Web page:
Kintisch, E. (2015). ‘The Blob’ invades Pacific, flummoxing climate experts.
Leising, A. W., Schroeder, I. D., Bograd, S. J., Abell, J., Durazo, R., Gaxiola-Castro, G., … & Warybok, P. (2015). State of the California Current 2014-15: Impacts of the Warm-Water” Blob”. California Cooperative Oceanic Fisheries Investigations Reports, 56.
Morgan, C. A., Beckman, B. R., Weitkamp, L. A., & Fresh, K. L. (2019). Recent ecosystem disturbance in the Northern California current. Fisheries, 44(10), 465-474.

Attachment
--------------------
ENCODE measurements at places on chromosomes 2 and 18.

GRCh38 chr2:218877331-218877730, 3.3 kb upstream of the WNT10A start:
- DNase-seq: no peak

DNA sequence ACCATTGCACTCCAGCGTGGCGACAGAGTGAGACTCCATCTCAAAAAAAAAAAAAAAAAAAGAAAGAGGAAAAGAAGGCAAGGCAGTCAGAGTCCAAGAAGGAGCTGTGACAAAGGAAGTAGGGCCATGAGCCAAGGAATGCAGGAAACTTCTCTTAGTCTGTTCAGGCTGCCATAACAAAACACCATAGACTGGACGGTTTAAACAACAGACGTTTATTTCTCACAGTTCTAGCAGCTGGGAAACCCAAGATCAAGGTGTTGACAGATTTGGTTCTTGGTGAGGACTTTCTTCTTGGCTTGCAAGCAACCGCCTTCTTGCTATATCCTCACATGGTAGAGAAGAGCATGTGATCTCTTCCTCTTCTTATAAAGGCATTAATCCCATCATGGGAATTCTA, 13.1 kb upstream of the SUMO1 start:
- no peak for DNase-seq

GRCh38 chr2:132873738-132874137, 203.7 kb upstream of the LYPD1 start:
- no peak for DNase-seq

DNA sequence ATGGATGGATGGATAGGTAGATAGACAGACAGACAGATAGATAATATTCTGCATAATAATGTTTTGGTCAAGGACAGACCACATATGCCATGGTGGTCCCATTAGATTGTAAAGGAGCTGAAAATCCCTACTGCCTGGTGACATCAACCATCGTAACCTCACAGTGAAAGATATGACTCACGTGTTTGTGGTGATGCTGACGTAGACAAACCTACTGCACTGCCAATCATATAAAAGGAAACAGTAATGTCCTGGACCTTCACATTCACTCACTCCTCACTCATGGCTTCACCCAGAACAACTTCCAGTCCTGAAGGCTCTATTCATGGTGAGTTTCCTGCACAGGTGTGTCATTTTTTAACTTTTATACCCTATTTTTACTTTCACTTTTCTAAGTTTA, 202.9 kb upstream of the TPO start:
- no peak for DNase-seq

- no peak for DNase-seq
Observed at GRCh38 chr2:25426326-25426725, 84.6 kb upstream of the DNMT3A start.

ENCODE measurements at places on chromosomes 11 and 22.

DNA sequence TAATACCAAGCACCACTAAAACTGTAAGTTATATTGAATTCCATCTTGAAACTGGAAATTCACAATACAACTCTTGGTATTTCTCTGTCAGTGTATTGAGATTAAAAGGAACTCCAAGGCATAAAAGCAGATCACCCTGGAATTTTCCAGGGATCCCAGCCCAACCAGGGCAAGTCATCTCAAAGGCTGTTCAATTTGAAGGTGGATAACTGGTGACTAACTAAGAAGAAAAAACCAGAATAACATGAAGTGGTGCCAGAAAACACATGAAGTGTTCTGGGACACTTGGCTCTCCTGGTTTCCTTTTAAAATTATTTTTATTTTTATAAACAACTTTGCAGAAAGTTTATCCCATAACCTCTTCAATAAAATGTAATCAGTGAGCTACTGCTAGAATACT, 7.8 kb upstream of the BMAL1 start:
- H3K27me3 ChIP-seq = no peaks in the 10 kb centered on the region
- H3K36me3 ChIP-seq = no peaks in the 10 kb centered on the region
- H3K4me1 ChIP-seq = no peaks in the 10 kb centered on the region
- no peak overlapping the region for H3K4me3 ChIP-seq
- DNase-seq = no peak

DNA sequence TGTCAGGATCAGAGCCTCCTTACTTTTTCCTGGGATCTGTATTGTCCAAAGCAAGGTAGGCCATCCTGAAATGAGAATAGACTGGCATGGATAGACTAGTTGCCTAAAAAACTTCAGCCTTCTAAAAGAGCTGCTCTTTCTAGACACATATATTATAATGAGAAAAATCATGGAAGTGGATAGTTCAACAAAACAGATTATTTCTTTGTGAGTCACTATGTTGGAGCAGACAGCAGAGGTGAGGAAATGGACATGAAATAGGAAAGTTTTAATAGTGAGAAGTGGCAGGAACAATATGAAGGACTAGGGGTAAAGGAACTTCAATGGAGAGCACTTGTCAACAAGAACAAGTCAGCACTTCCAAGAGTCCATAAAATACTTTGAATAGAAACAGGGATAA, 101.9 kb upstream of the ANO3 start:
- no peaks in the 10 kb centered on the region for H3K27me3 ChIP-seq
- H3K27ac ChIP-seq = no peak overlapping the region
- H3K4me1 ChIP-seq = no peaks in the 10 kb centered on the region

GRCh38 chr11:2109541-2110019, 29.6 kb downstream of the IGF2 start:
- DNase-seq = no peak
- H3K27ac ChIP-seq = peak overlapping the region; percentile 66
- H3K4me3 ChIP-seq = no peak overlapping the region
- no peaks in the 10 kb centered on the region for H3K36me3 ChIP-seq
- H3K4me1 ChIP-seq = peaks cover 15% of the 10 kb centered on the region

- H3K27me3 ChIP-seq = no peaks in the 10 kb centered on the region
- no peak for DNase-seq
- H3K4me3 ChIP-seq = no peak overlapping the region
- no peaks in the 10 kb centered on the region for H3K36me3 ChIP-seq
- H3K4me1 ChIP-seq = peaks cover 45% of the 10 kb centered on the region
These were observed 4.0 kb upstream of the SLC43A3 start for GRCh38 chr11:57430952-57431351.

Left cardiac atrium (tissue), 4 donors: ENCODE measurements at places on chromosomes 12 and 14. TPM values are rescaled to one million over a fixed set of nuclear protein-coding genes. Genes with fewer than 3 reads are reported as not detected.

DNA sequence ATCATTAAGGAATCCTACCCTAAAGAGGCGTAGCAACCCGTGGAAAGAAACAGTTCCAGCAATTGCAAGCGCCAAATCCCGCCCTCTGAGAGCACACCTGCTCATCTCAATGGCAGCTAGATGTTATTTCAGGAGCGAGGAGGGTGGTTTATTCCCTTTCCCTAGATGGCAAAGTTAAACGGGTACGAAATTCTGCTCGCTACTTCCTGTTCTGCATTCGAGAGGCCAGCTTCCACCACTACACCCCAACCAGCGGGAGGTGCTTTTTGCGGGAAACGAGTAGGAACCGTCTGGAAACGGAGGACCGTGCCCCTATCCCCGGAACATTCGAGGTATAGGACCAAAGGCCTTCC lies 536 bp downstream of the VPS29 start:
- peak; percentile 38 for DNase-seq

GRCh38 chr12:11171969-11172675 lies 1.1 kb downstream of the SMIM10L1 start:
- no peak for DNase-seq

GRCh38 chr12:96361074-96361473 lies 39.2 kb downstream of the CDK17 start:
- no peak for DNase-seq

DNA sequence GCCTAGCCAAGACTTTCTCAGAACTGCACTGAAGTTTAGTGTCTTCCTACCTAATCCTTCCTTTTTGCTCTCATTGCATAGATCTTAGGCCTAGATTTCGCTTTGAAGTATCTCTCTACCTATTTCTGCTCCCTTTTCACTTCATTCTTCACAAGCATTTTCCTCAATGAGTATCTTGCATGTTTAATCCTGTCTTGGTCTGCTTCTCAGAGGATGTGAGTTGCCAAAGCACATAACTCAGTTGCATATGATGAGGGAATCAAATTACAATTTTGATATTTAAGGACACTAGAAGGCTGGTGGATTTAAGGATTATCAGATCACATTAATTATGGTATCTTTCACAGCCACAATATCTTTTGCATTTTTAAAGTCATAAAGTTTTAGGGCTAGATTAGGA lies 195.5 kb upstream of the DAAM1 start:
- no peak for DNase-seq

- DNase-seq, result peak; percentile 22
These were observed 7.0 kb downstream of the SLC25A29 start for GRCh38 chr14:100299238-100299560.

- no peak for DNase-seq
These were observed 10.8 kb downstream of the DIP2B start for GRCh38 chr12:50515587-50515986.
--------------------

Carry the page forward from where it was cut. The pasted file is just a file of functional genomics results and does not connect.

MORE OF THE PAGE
NOAA Fisheries. 2015b. California Current Integrated Ecosystem Assessment (CCIEA) State of the California Current Report, 2015. NMFS Report 2.
Santora, J. A., Mantua, N. J., Schroeder, I. D., Field, J. C., Hazen, E. L., Bograd, S. J., … & Forney, K. A. (2020). Habitat compression and ecosystem shifts as potential links between marine heatwave and record whale entanglements. Nature communications, 11(1), 1-12.